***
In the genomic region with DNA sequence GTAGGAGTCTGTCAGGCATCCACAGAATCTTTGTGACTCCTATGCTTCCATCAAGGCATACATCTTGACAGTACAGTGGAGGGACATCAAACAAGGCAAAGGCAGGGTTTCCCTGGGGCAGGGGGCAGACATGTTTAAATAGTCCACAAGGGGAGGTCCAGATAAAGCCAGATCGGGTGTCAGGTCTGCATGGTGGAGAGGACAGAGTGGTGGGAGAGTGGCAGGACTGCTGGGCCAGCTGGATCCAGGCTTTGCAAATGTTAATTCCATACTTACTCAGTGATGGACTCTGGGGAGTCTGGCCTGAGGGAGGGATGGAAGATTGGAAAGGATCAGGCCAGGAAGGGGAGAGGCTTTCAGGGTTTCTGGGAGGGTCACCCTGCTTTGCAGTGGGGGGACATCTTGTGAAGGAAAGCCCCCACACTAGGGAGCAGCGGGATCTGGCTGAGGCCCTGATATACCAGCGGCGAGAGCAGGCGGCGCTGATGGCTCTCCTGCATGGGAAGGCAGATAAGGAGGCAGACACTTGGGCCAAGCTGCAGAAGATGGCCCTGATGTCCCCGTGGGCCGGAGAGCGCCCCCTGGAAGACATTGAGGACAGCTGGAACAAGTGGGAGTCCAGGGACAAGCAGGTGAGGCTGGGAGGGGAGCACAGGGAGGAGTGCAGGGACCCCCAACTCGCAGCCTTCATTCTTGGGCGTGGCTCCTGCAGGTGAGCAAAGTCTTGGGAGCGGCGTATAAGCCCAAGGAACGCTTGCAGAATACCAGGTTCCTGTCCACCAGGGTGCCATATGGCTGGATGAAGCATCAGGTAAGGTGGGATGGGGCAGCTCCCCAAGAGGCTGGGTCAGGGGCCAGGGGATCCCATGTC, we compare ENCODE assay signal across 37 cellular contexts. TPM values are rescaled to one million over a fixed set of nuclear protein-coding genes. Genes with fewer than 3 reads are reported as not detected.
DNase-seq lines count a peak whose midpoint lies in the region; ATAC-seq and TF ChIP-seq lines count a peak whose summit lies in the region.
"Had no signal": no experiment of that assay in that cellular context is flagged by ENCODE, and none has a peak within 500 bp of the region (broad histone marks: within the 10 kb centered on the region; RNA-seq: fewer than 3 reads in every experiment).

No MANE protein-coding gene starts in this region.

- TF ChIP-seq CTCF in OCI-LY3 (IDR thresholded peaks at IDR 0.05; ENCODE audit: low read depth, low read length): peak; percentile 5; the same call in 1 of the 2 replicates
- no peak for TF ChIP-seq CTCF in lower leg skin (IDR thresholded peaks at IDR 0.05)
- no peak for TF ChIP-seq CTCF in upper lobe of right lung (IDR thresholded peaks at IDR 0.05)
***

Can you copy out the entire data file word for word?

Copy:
In the genomic region with DNA sequence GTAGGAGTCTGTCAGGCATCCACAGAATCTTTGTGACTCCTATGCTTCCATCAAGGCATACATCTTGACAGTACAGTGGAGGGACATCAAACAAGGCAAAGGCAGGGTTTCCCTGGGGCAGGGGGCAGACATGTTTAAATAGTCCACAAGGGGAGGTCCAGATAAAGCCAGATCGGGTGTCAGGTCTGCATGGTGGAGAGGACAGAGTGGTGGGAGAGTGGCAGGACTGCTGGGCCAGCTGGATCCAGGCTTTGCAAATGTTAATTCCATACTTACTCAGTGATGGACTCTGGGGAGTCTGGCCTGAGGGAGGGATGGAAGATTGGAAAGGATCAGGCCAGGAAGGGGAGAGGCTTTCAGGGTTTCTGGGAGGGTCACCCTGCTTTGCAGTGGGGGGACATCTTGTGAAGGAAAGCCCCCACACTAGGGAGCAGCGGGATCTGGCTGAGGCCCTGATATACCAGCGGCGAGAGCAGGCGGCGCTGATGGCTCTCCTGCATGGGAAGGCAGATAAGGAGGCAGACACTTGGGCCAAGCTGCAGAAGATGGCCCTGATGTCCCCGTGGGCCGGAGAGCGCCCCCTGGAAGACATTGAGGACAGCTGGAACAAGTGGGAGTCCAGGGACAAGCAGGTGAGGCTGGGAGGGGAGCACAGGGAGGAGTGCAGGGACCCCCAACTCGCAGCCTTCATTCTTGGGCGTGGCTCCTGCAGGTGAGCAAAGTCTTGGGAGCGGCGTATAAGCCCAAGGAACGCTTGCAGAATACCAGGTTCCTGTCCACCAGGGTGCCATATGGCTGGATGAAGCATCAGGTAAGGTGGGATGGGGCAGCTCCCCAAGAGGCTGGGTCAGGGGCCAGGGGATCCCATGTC, we compare ENCODE assay signal across 37 cellular contexts. TPM values are rescaled to one million over a fixed set of nuclear protein-coding genes. Genes with fewer than 3 reads are reported as not detected.
DNase-seq lines count a peak whose midpoint lies in the region; ATAC-seq and TF ChIP-seq lines count a peak whose summit lies in the region.
"Had no signal": no experiment of that assay in that cellular context is flagged by ENCODE, and none has a peak within 500 bp of the region (broad histone marks: within the 10 kb centered on the region; RNA-seq: fewer than 3 reads in every experiment).

No MANE protein-coding gene starts in this region.

- TF ChIP-seq CTCF in OCI-LY3 (IDR thresholded peaks at IDR 0.05; ENCODE audit: low read depth, low read length): peak; percentile 5; the same call in 1 of the 2 replicates
- no peak for TF ChIP-seq CTCF in lower leg skin (IDR thresholded peaks at IDR 0.05)
- no peak for TF ChIP-seq CTCF in upper lobe of right lung (IDR thresholded peaks at IDR 0.05)